And no sales team wants to deal with a negative backlash of customer emotion.

The Best Use of Scarce Resources

Companies are running lean and mean these days. The resources for designing and launching new products are more limited than ever. If these companies are smart, they’ll make the most of their budget and staff by adopting the approach of UCD. As a result, they’ll end up with products that reach the market faster, and do what consumers expect them to do. In the high-tech arena, where consumers see now technology as part of everyday life, the expectations for a satisfying product experience are the highest of all.

 

 

 

 

Is Your Facebook Profile as Private as You Think?

Tuesday, October 27th, 2009

NPR is doing an interesting series this week called “The End of Privacy.” It explores the issue of privacy in the digital age. The second part, which aired today, is about privacy on Facebook, or the lack thereof. It might make you think twice about taking one of those quizzes.

Shameless Promotion of Capt. “Sully” Sullenberger

Monday, October 26th, 2009

DSCN22150087This is a shameless promotion of my son, Hudson’s, recent appearance on the CBS Early Show as airline Capt. “Sully” Sullenberger. He appeared on the Halloween costume segment for FamilyFun magazine, which created the idea. You can see his portable cardboard airplane in the short video clips below.

When we told him that Capt. Sullenberger himself might even see the costume on TV, Hudson replied, “No he won’t. He’s dead. He died in the plane crash.” So he’s not up on the details, but at least he didn’t say this on the show.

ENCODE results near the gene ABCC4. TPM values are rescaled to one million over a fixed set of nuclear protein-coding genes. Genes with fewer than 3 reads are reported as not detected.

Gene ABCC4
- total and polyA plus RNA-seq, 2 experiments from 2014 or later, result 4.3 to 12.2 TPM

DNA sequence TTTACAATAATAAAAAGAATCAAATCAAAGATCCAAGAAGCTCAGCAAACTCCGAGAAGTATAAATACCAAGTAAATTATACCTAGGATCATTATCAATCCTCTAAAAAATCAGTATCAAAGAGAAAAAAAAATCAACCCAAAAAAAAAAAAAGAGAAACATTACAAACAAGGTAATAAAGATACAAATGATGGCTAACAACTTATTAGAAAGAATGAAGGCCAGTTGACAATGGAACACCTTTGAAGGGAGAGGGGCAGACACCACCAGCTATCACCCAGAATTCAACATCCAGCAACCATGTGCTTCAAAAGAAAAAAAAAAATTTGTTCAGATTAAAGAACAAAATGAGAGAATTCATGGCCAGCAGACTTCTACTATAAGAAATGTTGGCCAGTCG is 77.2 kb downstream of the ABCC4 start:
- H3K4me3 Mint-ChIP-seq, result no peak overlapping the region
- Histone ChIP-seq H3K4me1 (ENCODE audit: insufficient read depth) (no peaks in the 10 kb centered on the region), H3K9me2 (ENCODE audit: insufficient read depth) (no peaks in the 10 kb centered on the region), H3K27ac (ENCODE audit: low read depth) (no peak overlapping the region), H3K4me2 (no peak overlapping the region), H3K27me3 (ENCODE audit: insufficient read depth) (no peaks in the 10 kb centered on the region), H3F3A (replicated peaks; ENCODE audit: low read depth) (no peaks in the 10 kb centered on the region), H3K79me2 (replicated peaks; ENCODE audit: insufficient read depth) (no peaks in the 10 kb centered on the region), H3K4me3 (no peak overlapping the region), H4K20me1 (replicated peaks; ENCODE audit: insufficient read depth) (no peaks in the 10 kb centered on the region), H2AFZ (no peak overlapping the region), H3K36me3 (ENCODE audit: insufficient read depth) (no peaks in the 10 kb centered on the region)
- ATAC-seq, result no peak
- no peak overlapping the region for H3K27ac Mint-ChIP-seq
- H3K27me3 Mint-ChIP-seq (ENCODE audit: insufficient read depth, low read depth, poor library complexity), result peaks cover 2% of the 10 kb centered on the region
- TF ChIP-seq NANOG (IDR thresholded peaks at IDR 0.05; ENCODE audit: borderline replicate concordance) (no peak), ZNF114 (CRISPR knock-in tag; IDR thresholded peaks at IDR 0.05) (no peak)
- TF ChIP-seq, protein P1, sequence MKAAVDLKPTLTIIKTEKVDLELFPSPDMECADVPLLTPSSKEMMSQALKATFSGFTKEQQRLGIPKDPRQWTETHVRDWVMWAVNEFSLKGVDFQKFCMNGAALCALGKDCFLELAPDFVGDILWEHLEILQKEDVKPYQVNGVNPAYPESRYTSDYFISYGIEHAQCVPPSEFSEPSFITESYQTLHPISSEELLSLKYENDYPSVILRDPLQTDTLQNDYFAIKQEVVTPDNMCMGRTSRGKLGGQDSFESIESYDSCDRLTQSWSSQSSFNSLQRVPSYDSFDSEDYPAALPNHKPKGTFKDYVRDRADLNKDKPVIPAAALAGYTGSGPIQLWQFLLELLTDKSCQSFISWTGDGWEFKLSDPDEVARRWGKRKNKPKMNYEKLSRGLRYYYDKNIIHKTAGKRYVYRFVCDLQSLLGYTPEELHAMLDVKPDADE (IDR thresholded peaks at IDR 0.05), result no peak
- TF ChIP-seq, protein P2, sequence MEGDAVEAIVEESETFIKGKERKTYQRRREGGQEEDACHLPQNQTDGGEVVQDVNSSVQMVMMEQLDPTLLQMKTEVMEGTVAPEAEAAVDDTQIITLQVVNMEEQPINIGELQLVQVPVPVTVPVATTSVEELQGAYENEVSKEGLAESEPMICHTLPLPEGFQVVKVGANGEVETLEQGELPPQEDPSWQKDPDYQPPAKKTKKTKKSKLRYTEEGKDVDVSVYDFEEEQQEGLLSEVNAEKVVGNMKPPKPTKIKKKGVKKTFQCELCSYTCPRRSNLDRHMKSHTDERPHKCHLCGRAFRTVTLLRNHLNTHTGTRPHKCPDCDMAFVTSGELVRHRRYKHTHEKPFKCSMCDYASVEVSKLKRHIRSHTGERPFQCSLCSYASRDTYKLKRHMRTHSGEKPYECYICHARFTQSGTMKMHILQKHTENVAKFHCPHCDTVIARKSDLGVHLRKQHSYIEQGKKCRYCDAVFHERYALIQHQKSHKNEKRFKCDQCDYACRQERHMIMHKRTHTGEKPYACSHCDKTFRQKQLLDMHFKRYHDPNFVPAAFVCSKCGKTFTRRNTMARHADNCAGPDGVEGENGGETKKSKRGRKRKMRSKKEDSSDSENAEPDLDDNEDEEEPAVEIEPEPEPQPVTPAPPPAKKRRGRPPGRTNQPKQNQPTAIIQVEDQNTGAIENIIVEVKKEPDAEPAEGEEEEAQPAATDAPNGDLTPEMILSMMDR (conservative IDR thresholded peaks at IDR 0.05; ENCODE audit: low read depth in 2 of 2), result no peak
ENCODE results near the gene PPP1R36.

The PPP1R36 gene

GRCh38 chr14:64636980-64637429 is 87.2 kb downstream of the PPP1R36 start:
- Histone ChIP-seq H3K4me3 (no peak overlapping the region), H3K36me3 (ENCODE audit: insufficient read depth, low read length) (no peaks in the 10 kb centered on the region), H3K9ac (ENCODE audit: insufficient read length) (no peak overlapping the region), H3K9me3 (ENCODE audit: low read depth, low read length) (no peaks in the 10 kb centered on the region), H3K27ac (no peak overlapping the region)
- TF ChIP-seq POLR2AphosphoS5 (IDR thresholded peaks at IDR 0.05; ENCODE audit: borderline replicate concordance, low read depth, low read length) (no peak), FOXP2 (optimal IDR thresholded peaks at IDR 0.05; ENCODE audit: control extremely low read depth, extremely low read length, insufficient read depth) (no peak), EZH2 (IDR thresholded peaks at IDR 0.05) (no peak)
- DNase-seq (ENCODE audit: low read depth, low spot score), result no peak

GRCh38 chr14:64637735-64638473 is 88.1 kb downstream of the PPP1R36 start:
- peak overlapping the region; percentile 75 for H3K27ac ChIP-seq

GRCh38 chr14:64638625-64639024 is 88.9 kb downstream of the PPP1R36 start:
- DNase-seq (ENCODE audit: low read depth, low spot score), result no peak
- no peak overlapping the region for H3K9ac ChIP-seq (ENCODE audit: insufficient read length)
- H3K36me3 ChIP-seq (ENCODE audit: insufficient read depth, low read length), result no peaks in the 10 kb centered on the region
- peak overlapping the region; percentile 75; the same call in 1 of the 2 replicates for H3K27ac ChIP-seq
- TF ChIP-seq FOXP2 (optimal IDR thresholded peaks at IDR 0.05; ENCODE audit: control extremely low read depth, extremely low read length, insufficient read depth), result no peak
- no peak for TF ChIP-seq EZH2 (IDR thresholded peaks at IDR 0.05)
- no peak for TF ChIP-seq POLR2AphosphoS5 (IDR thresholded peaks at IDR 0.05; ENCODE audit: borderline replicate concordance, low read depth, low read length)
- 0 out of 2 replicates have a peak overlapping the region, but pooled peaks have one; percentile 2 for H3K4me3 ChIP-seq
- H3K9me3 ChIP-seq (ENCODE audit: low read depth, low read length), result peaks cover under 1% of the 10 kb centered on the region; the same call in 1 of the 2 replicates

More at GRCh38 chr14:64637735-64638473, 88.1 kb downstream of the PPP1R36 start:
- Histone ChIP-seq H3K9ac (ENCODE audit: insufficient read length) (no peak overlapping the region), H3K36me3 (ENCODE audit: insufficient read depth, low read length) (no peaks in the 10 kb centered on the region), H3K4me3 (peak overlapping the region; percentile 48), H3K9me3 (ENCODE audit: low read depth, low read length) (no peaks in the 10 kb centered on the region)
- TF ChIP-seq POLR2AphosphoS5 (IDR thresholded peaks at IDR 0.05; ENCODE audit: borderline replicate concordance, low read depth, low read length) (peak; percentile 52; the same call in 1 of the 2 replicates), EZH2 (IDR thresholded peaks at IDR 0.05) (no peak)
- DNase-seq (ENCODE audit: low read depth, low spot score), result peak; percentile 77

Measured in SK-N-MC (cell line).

Corner-Office Blogging Reveals Little

Wednesday, October 21st, 2009
man and woman in office
 
A blog has to be authentic if it’s going to work, say authors Robert Scobel and Shel Israel in the opening chapters of their book, “Naked Conversations: How Blogs Are Changing the Way Businesses Talk with Customers.” I agree – so far, so good. 
 
However, Scobel and Israel then proceed to point out all the ways that CEOs — and the PR professionals who advise them — are using blogs to essentially further their corporate objectives. Where is the authenticity in that? Who really believes that CEOs are completely writing from the heart? And as for most of the CEO blogging I’ve reviewed, who actually reads this content on a regular basis? Who considers it a truly insightful look at a company?
 
Making an Argument
 
As Professor Alex Halavais states in his lecture, “Communication Pros,” PR professionals are making an argument each time they present information. The listener assumes that the information is “spin,” but the PR professional is arguing that he or she “is providing a credible view of a situation.” In the case of executive blogging, the CEO (and his PR staff, I believe) are trying to make their view of a situation seem credible, too. But one does not have to look hard to find examples of how credibility appears weak in executive blogging.
 
Having worked with various executives in corporate communications over the past 20 years, I believe I have at least some reason to be skeptical about the authenticity of executive blogging. Many of the executives for whom I’ve provided ghostwriting support displayed great difficulty in articulating a clear and concise message in writing, much less one that sounded sincere and forthright. They may have been excellent at running a company, department or division, but written communication was often a struggle. And who can blame them? They’re not trained to be writers or spokespeople — that’s the job of the communications professional. But when executives claim to be authentic on something as public as a blog, it seems hard to believe.
  
Soul-Baring